Labour must beware falling into the Tory-lite policy trap | Letters

The fundamental changes the country needs must not be sacrificed to appease the right of the party, says Dr Peter Mangan. Plus letters from Alan Gent, John Hackett, Henrietta Cubitt and Brian Ronson

Nesrine Malik’s timely warning about the probability of Labour gaining power without confronting the impulses of the right that run through the party must be a concern shared by many (Labour must be bold and strike the killer blow – or the Tories will rise again, 9 October). The last thing to offer voters is “continuity Labour”, where fundamental change, so clearly necessary after years of Tory desolation, becomes muffled beneath the clamour of appeasing the right.

Putting compassion at the heart of the immigration and asylum system, controlling rents while building houses, protecting public services from further plundering by private finance, and taxing fairly all play to what Labour is meant to stand for. More significantly, many of these values have been shown to increasingly chime with what the public want.

At a time like this, it is worth recalling the words of the late Italian prime minister, Giulio Andreotti, who spent a career being in and out of power, when he said that if you think being in power corrupts, you should see what happens when you’re trying to get into power. Labour is now at a crossroads with its own conscience.
Dr Peter Mangan
Beckenham, Kent

• Nesrine Malik is right to say that Labour needs to be bold, but this has to be tempered – remember all the good things proposed by Jeremy Corbyn and John McDonnell? In the end they were deemed to be barely credible, such is the spell that has been woven by the Tories and their media supporters over the past 12 years.

Labour’s new message must be constantly reinforced to avoid being lost in the inevitable storm of rightwing hysteria that will be whipped up as an election approaches. So yes, state that nationalisation will be considered after the demonstrated failure of private contracts. And please don’t rule out a coalition. More than ever, the population needs to know that every vote will count in ridding us of the Tories – and that’s before proportional representation becomes a possibility.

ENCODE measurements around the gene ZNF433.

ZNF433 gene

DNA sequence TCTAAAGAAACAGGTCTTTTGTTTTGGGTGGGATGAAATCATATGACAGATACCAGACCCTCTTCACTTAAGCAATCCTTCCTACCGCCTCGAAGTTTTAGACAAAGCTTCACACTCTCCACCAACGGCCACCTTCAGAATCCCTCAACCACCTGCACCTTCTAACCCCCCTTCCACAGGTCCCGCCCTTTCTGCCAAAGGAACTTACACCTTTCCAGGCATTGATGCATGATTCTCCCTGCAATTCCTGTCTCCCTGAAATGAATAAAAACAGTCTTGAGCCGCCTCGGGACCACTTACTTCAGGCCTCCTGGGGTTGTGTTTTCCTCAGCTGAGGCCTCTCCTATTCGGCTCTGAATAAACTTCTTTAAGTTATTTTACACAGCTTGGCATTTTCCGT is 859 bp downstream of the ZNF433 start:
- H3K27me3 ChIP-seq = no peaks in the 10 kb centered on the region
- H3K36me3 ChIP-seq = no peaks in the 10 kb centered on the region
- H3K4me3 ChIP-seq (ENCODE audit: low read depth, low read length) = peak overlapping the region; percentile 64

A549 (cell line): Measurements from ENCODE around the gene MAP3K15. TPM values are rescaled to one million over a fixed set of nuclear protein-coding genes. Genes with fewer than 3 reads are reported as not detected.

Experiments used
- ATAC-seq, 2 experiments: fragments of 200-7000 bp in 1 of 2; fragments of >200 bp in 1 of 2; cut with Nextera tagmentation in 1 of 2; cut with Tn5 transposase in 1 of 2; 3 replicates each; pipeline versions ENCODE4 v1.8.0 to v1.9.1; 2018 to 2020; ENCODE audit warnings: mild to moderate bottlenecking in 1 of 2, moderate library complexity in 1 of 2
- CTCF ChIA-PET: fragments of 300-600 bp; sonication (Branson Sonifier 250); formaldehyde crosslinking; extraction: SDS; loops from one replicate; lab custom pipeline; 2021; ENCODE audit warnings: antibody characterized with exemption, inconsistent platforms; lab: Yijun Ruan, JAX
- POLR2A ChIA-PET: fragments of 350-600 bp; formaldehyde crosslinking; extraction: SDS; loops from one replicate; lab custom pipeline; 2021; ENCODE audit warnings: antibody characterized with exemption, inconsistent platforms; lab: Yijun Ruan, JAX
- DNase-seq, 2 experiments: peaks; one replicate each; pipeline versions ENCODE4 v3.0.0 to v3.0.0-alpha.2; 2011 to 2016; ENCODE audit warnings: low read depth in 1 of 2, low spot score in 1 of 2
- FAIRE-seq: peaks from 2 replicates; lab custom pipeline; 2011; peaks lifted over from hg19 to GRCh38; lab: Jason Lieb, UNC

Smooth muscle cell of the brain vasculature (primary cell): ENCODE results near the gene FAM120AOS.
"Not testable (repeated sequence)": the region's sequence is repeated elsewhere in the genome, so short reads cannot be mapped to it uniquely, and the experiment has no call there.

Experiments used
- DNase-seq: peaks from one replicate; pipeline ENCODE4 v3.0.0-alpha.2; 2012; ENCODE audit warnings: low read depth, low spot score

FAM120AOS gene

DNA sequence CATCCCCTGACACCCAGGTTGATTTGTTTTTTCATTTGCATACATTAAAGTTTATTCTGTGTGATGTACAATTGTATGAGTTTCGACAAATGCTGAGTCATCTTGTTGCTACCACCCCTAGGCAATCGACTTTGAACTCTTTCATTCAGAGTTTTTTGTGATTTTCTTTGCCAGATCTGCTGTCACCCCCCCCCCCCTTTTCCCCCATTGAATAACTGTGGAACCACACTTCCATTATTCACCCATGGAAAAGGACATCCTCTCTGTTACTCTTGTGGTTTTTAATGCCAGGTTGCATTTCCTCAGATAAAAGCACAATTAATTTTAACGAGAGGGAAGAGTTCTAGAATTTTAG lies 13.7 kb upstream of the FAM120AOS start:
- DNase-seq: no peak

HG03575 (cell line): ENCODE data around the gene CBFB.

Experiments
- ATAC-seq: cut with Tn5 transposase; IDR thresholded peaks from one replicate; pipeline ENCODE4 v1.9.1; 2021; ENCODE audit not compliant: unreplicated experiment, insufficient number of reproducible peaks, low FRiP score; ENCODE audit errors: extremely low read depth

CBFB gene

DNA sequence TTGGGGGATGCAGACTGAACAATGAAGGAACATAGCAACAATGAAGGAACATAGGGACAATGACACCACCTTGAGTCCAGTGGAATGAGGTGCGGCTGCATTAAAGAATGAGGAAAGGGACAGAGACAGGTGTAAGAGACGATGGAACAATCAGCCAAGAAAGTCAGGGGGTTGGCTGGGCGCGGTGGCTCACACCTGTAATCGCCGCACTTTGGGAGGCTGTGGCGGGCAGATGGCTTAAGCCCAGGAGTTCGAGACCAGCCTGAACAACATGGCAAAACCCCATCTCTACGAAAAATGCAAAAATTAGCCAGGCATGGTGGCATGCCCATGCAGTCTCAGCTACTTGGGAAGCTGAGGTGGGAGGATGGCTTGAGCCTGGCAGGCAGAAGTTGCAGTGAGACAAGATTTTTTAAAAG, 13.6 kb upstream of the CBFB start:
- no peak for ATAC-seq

Alan Gent
Cheadle, Cheshire

• Nesrine Malik is right that every Labour government has had the chance to change the system. People resent New Labour because it chose continuity. People revere Clement Attlee’s government because it opted for change. The electorate, Labour members and the unions are clear about what they want: systemic change with proportional representation, housing as a right not a commodity, public ownership and workers’ rights. Keir Starmer has to decide whether he is with them or not, and whether to represent continuity or change.
John Hackett
Retford, Nottinghamshire

• Everyone should ditch their ideologies and agree that any service that cannot be allowed to fail – water, energy, banks, the NHS etc – should be nationalised. Otherwise, as we have seen, when all goes well, shareholders reap the profits, and when services are collapsing – because profits have come first – the taxpayer bails them out.
Henrietta Cubitt

• Keir Starmer needs to follow the lead of his party and endorse electoral reform while Labour is in a position of strength and can argue from a point of principle, not self-interest. Double-digit leads in the polls don’t come along often.
Brian Ronson

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